- a meeting of a committee of Cabinet
- a meeting of any other body to which the authority makes appointments or nominations
- a meeting of a committee or sub-committee of any other body to which the authority makes appointments or nominations
- a meeting which has both been authorised by the authority, a committee or sub-committee of the authority or a joint committee of the authority and one or more other authorities, or a subcommittee of a joint committee and to which representatives of more than one political group have been invited (if the authority is divided into several political groups) or to which two or more councillors have been invited (if the authority is not divided into political groups)
- a meeting of a local authority association of which the authority is a member
- duties undertaken on behalf of the authority in pursuance of any standing order made under section 135 of the Local Government Act 1972 requiring a member or members to be present while tender documents are opened
- duties undertaken on behalf of the authority in connection with the discharge of any function of the authority conferred by or under any enactment and empowering or requiring the authority to inspect or authorise the inspection of premises
- duties undertaken on behalf of the authority in connection with arrangements made by the authority for the attendance of pupils at a school approved for the purposes of section 342 of the Education Act 1996
- a meeting of an Area Housing Forum; and,
- attendance at Ward Surgeries
(This list is taken from the policy in force in Lambeth).
b) The policy should be clear about the rates at which care should be paid for. Those rates should cover actual costs for Ofsted-registered care and/or for professional home carers for adult dependents, and pay for informal care, such as a babysitter, at a minimum of the applicable Real Living Wage. Payments should also be made for reasonable transport costs (e.g., for taxis late at night).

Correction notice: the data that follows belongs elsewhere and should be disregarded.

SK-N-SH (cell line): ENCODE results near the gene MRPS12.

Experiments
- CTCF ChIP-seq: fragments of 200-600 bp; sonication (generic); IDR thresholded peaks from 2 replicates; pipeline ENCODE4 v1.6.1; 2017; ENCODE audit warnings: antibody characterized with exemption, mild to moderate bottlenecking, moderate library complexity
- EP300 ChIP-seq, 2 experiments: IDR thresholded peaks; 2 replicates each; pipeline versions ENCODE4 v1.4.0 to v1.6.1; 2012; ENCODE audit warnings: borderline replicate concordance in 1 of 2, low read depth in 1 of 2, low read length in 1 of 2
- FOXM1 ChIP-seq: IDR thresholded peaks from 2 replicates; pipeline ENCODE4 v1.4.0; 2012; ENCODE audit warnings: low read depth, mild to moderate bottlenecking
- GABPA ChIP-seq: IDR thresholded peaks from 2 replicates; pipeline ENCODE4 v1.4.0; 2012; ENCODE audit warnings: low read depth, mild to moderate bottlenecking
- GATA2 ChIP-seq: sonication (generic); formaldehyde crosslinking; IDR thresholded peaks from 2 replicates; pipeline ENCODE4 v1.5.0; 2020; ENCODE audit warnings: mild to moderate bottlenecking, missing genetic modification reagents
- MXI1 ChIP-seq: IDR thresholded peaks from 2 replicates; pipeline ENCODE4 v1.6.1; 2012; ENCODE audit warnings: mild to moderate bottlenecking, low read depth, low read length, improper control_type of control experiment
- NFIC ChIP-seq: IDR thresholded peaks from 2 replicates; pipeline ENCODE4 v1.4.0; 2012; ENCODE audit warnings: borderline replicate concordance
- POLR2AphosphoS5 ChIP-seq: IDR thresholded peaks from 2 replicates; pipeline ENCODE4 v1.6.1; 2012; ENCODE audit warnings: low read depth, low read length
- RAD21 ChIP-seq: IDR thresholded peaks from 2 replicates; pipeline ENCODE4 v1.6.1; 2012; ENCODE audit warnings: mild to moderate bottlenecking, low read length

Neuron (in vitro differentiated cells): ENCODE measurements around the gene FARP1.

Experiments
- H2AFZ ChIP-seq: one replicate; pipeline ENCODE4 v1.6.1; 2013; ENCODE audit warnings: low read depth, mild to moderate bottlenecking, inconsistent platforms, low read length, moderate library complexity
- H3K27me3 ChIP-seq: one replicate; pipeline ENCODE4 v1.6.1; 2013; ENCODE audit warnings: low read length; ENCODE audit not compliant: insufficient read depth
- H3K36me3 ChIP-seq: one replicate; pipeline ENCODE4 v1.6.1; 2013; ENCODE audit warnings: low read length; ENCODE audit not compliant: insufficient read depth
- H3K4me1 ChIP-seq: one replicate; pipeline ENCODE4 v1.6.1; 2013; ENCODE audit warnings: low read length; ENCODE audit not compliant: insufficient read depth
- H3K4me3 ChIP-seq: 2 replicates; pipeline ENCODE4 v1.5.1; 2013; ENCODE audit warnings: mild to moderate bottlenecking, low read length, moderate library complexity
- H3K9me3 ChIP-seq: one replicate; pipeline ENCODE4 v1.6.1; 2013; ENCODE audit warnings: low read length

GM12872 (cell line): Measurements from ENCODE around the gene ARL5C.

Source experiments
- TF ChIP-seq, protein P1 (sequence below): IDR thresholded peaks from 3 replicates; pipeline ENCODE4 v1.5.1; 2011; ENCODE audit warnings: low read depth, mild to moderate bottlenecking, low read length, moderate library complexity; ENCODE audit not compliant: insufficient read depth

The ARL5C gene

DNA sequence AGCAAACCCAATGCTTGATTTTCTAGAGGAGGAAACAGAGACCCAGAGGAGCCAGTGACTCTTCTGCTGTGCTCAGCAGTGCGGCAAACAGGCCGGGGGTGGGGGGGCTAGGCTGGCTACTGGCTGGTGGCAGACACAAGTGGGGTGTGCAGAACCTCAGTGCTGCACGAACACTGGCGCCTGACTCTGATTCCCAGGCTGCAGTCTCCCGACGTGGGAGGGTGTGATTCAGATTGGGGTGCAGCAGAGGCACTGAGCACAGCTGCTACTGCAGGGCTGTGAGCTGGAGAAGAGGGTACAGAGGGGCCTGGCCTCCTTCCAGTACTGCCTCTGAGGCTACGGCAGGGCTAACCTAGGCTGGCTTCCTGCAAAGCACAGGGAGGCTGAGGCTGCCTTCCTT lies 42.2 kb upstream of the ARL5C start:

c) Carers should be aged 18 or over, and care payments should not be made to members of the councillor’s immediate household.
d) Payment should be claimable in respect of children aged 15 or under or in respect of other dependants where there is a disability, medical or social work evidence that care is required (Southwark). Councillors should be able to claim for care for multiple dependents for the same period of time; currently some schemes restrict payments to care for only one dependent.
e) Councillors who are in receipt of Carers Allowance should not be excluded from claiming allowances in respect of Council duties.
f) Schemes should not artificially limit the amount that councillors can claim over a period of time, or the number of children or dependents, or both, for whom claims can be made.
g) The procedure for claiming should be straightforward and should include reasonable requirements for proof of payment. However, it should not be unduly bureaucratic or onerous and should not constitute a disincentive to claim.